WASHINGTON, (Reuters) - U.S. business inventories were unexpectedly unchanged in June as stocks at retailers dropped more than initially estimated, government data showed on Thursday.
The Commerce Department said the unchanged reading in business inventories followed a 0.3% increase in May.
Inventories are a key component of gross domestic product. Economists polled by Reuters had forecast inventories would rise 0.1% in June.
Retail inventories fell 0.3% in June instead of dipping 0.1% as estimated in an advance report published last month. Motor vehicle inventories declined 0.5% in June, rather than falling 0.3% as previously reported.
Retail inventories excluding autos, which go into the calculation of GDP, slipped 0.1% as reported last month.
The government in its advance GDP report last month said inventories subtracted 0.86 percentage point from economic growth in the second quarter. That resulted in the economy growing at an 2.1% annualized rate, a slowdown from the first quarter’s brisk 3.1% pace.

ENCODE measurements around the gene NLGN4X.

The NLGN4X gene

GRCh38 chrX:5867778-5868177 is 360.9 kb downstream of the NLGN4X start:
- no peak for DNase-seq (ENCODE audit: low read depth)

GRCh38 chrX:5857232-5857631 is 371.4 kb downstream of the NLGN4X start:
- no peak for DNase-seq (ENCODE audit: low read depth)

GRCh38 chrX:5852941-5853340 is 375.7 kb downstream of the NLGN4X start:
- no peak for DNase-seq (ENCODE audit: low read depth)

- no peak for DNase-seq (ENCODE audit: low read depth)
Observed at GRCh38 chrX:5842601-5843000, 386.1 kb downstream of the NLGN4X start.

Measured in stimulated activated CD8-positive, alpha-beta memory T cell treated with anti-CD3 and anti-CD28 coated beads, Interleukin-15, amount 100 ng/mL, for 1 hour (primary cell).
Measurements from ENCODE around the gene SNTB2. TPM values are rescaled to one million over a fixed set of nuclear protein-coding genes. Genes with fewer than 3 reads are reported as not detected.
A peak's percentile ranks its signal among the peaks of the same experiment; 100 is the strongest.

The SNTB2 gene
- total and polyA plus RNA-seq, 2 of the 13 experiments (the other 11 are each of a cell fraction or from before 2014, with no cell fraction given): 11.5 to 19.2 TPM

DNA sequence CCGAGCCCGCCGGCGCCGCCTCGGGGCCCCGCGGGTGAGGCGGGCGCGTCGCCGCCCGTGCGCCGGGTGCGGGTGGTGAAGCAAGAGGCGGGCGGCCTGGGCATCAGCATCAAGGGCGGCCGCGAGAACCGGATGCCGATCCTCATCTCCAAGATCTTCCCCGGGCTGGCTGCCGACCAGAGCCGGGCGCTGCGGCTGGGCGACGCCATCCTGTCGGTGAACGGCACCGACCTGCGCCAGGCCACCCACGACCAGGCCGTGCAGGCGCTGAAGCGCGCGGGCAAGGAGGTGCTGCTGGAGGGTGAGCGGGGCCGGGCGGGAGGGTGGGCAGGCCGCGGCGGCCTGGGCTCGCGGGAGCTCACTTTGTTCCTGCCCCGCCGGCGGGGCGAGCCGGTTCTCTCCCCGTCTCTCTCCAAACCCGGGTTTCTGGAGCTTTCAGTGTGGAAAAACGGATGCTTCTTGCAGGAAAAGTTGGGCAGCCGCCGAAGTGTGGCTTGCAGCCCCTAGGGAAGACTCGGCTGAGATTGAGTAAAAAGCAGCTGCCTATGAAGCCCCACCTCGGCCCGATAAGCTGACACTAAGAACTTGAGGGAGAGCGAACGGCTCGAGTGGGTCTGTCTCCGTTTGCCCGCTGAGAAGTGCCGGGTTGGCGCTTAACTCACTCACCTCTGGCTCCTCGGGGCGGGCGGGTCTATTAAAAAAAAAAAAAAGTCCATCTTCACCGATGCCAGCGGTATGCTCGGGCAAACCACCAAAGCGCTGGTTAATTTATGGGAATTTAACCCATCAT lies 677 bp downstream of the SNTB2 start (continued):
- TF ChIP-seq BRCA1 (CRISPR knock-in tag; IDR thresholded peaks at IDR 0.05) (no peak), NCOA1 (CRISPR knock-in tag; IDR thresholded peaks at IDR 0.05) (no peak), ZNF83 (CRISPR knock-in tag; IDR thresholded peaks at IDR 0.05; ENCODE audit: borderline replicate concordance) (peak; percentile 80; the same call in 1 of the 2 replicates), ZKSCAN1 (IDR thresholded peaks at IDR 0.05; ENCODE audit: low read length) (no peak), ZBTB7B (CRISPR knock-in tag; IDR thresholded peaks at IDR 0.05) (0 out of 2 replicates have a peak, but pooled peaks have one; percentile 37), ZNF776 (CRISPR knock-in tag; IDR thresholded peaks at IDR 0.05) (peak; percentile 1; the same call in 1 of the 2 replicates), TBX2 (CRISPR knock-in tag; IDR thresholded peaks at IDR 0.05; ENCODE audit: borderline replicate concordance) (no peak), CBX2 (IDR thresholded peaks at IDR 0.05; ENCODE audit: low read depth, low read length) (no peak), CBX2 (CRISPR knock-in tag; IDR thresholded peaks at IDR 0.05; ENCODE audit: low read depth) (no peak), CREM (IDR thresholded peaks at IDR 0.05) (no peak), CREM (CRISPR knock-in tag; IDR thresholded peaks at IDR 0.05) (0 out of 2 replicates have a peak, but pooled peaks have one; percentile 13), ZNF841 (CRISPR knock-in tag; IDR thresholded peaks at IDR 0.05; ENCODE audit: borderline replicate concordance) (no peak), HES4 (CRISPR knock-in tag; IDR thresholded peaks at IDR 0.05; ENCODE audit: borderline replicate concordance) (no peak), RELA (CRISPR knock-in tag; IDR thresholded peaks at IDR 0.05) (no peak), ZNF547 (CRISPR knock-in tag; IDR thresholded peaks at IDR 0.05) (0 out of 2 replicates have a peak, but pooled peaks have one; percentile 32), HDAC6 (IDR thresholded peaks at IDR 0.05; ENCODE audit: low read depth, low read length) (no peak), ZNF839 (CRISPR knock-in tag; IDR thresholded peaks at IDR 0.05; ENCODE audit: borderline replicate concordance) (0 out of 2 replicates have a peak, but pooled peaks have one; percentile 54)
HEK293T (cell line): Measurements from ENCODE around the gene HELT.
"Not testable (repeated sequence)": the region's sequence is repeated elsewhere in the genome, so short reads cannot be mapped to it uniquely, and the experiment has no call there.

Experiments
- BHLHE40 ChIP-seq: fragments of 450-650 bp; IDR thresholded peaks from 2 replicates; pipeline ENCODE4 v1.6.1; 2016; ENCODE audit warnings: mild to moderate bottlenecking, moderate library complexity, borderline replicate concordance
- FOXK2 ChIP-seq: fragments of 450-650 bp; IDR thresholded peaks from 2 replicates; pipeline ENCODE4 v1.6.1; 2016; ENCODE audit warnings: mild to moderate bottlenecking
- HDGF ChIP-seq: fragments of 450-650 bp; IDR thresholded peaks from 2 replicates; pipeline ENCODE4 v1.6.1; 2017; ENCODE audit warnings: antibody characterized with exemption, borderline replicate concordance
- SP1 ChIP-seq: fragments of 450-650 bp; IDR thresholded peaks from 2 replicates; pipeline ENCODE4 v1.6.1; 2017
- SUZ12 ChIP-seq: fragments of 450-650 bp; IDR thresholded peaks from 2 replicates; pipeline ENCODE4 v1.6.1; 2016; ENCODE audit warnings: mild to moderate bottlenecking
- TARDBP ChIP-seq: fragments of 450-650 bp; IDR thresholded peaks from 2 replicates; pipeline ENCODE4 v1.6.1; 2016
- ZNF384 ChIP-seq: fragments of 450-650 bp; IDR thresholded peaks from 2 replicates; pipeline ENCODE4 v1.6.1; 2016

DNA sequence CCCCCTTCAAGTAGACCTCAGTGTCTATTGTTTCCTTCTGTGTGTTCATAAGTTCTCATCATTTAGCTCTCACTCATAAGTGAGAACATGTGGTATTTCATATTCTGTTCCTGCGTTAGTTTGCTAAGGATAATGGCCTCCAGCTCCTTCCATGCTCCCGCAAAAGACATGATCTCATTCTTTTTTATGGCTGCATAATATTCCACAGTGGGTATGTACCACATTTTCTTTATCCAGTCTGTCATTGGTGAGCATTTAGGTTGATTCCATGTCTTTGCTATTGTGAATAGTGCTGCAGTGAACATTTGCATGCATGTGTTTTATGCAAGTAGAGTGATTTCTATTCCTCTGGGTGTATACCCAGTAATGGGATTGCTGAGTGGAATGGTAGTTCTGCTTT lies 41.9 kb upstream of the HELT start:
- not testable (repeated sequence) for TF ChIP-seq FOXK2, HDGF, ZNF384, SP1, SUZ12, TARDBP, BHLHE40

But economists expect the government will trim its second-quarter GDP growth estimate after data on June construction spending and wholesale inventories came in lower than what the government had assumed in the advance GDP report.
Wholesale inventories were unchanged in June. Stocks at manufacturers rose 0.2%. Inventory accumulation is slowing following a surge in consumer spending in the second quarter. Businesses are also carefully managing stock levels because of the darkening economic outlook, triggered by trade tensions between the United States and China.
Business sales edged up 0.1% in June after dipping 0.1% in the prior month. At June’s sales pace, it would take 1.39 months for businesses to clear shelves, down from 1.40 in May.
Reporting by Lucia Mutikani Editing by Paul Simao